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Tuskegee Airmen Roscoe Draper, Bertram Levy, Vincent Mallory, Ted . Ramsey, Eugene Richardson take a group photo with the Rev. Alyn Waller and Young Abrahams.

— TRIBUNE PHOTO BY RONALD GRAY

Last week the present met history during the Black history event at Enon Tabernacle Church where four members of the famed Tuskegee Airmen joined members of Enon’s Young Abrahams, a mentorship program for youth ages 7 – 9.

During the event, the highly celebrated Tuskegee airmen had a chance to meet to tell of their experiences in the armed forces at a time when the nation was divided along racial lines.

Despite segregation and harassment the airmen became famous for their bravery and achievements as World War II pilots.

“We were invited here by pastor Alyn [Waller] to discuss tidbits about some of our experiences and answer questions. When that type of call goes out, how do you say ‘no’?” said Major Bertram A. Levy, one of the Tuskegee pilots in attendance.

Levy, now 93, recalled the days of his youth in Philadelphia and walking down Broad street when he first heard about the bombing of Pearl Harbor. A lot has changed in America since that time.

“Change is fascinating and frightening. I have seen a tremendous change as opposed to what America and specifically Philadelphia was at the beginning of World War II,” said Levy.

“Without question, from what Philadelphia was like, what the Black population faced, was one step above slavery; jobs were almost impossible and if you got one you could hardly get two loaves of bread for what they gave you,” he said.

Some local businesses refused to hire Blacks even as dishwashers, said Levy.

“Since those days, things turned around so wonderfully and that’s when you begin to see us doing all kinds of jobs in all kinds of places.”

Levy said the war has had an affect on race relations.

“During WWII, and after, the respect that we earned, attitudes changed.”

Also with the Tuskegee Airman was Vince Mallory who said he joined the Tuskegee Airmen simply because he wanted to fly.

“I wasn’t for shooting anybody or advocating war. I just wanted to fly and that was the best way to do that, so that’s what I did,” said Mallory.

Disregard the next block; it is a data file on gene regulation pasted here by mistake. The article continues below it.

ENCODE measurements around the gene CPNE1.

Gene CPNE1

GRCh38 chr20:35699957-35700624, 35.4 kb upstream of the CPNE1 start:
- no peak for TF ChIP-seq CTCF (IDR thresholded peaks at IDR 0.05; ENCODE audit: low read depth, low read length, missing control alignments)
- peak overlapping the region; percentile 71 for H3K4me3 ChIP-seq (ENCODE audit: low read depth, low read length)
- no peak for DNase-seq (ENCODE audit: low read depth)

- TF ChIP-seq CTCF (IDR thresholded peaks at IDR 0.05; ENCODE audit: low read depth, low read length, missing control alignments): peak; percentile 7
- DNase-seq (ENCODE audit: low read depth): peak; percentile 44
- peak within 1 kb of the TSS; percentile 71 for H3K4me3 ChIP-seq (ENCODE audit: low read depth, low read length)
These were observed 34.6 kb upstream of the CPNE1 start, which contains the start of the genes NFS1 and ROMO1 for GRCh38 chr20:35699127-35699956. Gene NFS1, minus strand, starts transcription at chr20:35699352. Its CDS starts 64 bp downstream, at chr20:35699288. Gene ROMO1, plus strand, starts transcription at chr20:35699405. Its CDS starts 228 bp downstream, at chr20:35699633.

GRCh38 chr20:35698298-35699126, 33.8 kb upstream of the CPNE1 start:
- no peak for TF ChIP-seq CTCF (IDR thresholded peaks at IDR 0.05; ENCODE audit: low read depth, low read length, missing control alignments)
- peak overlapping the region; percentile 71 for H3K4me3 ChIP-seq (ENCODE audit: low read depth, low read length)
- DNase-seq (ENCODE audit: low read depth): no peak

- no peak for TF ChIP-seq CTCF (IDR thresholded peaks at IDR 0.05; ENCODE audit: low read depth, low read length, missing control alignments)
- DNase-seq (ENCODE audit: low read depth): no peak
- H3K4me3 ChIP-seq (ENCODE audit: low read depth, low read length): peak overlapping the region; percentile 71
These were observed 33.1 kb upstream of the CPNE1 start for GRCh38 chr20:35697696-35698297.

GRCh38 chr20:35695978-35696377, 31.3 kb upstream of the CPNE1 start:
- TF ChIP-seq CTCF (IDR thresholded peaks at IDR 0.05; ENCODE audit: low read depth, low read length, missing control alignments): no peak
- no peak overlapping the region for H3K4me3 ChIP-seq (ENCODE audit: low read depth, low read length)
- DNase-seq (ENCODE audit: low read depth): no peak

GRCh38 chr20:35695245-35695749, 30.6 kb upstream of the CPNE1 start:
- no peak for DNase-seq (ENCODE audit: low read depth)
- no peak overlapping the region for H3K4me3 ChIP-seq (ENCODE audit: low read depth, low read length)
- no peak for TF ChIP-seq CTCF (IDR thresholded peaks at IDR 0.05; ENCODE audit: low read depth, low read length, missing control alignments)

Fortunately, Mallory didn’t have to shoot anyone.

“I tell people that Hitler heard I was coming and decided shoot himself and end the war so I didn’t have to go but I’ve been flying every since,” joked Mallory.

Mallory recalled the story of a friend who said that when he returned from an overseas tour, walking down the gang plank on his return to the United States, he was met with a sign which read ‘Whites to the right and Negroes to the left”

“So from those days, we’ve come a long way.”

Asked if he ever thought he would see a Black president in his lifetime, Mallory said ‘No’ but that he thought President Obama was doing a good job considering both his obstacles as a Black man and as a Black president.

Rev. Waller welcomed the airman and said that the media often overlook the history of the Tuskegee Airmen when reporting the accomplishments of what broadcaster Tom Brokaw called ‘The Greatest Generation’.

“There was something drastically missing in his story and what was missing from his story was some of the real heroes of World War II. And, they came right out of our community,” said Waller.

Waller said it was important to have the members of the Young Abrahams present during the tribute.

“We wanted the Young Abrahams to make the connection that they are capable of doing this,” said Waller.

“They are of the same blood, and they are from the same community. And, the same way these men were great in the face of obstacles, they can be great as well,” he said.

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